Removing Crosses

I saw a recent piece of news that stated that crosses may be removed from certain prominent public places because the voices of a few are voicing their opposition to a cross. Many throughout history have been crucified on a cross. The two on either side of Jesus were also put to death on a cross. One of those denied Jesus. Is it the cross that is so offensive, or is it the Christ who is so offensive?

The Apostle Paul stated in Scripture that the cross would be a point of offense. It is not that a cross in and of itself would be offensive. The offensive part of the cross would be the Son of God Who gave His life upon it and the life of sacrifice that He would require.

What happened to tolerance? The saddest part of this is that many who promote the cross have more than likely displayed nothing but hatred to those who disagree with Christianity. Could it be that those who proclaim the name of Jesus have spent more time promoting what the cross is against than the limitless love of God that was displayed upon the cross?

Jesus said that all would know we are His disciples by our love (John 13:34). He didn’t say they would know us by what we are against or the doctrines we have defended. With that said, I cry out to every one who proclaims to know Jesus as Savior and Lord to show those who disagree with you some unconditional love. It may be that your reflection of love that would lead someone to want to know the same Jesus you know and experience the joy of being forgiven.

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6 thoughts on “Removing Crosses

  1. I hurt so much because of how Christians treat those who do not believe. My parents see my relationship with my Lord as just another religion. Many Christians in their life have hurt them, disappointed them. Why would they want anything to do with us? I fear I will not see my mother in heaven.

    1. I am in the same boat—my birth family don’t believe either, in fact they barely tolerate that I believe and have told me so, not so nicely, on more than one occasion. They’re agnostic or atheistic (depends on which family member). I couldn’t convince my mother to call on Jesus even when she was on her deathbed from pancreatic cancer (after all, what could it hurt?), nor could I convince my sister before she died of cancer. I even got backlash from the rest of the family for even bringing it up to them 😥. The only ‘Christian’ I can think of that may have (probably) hurt them or degraded them in a self-righteous way would have been my mother’s sister, long before I knew anything about Christianity, because she was just ‘above everyone else’ even before she became a ‘Christian.’ I put the word Christian in quotes like that is because she soon gave up being a ‘Christian’ and decided she’d become a Buddhist instead, so obviously there was no true saving relationship with Jesus there for her.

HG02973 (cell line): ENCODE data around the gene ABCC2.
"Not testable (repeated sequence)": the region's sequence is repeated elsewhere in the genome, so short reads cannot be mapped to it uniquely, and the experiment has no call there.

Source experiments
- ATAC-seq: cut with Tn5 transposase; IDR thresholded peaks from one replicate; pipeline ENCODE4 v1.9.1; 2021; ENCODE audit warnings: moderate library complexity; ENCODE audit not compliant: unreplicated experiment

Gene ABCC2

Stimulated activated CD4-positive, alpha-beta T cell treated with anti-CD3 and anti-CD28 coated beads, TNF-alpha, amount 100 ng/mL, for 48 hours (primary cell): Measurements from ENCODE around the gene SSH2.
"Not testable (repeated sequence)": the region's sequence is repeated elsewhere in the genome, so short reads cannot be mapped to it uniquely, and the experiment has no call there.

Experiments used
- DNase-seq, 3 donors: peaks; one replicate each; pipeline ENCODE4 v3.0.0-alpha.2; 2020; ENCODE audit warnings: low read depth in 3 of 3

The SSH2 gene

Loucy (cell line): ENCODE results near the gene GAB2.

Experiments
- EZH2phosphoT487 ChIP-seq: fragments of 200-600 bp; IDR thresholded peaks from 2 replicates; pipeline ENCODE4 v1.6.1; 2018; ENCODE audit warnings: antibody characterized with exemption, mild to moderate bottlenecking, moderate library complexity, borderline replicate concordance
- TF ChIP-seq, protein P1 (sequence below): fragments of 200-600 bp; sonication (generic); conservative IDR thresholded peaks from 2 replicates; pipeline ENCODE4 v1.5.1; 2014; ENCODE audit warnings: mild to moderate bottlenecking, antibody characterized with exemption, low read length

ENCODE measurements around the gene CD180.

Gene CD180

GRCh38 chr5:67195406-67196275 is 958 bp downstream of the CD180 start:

2. Amen, our pastor was just talking about this last night. We need both grace and truth when we spread the word. Without truth we would not know we are sinful, without grace we would not be aware of the great gift of salvation. Truth by itself condemns, grace by itself is meaningless unless we know what we have done and what we rightfully deserve, which the wages of sin is death.

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